Rise to power echoes back 100 years | Financial Times | 01.18.11

From Mr Clark S. Judge.

Sir, Philip Stephens (“The perils of mutual miscalculation”, January 14) notes the rising power of China’s military and its recent challenges to the US.

Modern China bears an unsettling resemblance to Germany before the first world war. Like China in our time, Germany enjoyed rapid industrialisation in the late 19th and early 20th centuries. Growing military capacity, the emergence of a commercial and industrial leadership class, and limited democratisation followed. While suffering in comparative status to the new class, the military class and the king who was part of it remained constitutionally unconstrained on national security questions. They chafed under the international system that emerged from the 19th century.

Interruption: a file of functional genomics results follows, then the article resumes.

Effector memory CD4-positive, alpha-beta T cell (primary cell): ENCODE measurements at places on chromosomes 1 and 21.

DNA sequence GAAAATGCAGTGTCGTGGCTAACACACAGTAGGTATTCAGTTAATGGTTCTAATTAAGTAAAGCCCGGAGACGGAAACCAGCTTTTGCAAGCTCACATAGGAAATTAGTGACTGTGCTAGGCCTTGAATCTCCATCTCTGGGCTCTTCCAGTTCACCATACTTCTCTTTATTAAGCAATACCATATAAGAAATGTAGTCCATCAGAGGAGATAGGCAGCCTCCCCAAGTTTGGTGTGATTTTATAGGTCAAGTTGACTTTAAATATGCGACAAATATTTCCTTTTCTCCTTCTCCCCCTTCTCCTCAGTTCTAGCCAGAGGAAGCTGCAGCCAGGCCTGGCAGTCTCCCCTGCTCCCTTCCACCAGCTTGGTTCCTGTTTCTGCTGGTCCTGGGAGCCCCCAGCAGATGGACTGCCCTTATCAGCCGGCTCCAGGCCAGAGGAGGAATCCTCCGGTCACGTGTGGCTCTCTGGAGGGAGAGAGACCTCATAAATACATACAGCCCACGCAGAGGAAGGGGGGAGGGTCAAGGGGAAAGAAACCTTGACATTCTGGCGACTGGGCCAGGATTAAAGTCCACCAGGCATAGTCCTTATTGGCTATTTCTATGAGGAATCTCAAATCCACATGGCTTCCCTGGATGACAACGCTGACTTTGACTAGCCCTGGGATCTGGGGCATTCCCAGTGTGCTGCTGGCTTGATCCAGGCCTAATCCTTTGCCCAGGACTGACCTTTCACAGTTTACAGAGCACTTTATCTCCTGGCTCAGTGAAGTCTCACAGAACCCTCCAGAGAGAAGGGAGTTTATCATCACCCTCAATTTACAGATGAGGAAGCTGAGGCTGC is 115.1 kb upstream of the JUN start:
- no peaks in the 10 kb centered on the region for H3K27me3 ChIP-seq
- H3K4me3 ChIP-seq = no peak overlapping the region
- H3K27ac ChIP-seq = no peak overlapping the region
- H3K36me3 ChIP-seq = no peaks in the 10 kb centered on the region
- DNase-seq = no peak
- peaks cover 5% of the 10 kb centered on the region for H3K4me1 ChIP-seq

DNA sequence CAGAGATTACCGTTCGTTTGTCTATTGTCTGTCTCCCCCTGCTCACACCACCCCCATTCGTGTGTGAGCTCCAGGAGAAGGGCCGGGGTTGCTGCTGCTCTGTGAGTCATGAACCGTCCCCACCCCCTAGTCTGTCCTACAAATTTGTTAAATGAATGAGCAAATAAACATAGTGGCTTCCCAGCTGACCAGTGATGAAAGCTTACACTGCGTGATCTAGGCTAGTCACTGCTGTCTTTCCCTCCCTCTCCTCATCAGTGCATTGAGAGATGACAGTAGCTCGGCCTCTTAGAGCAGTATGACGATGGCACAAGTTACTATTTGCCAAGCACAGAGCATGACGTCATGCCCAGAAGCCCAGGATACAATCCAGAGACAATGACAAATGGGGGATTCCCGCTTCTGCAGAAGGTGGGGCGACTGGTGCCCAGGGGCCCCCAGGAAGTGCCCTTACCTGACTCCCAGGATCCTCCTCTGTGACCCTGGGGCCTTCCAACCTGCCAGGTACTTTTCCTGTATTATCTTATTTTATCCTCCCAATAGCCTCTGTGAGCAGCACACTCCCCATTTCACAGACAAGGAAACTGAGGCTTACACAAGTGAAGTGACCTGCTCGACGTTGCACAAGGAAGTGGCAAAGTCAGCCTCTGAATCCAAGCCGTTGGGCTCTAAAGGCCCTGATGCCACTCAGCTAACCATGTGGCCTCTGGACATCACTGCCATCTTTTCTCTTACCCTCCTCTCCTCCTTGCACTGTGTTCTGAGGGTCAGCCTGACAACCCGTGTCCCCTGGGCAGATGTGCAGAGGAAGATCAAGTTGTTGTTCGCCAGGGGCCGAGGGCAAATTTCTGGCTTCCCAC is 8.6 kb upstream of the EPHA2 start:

Often misinterpreting the actions and resolve of the UK and other powers, they sought to challenge the system, first at the edges, later, of course, directly. These challenges also confirmed their place atop the national order.

In that ultimately horrific history, substituting the words “China” for “Germany” and “America” for “Britain” gives a good gloss of today’s dynamics. As Mr Stephens suggests, our time’s task is to write a different ending to the tale.

Clark S. Judge,

Managing Director,

White House Writers Group,

Washington, DC, US

To view the original Financial Time publication, please click here.

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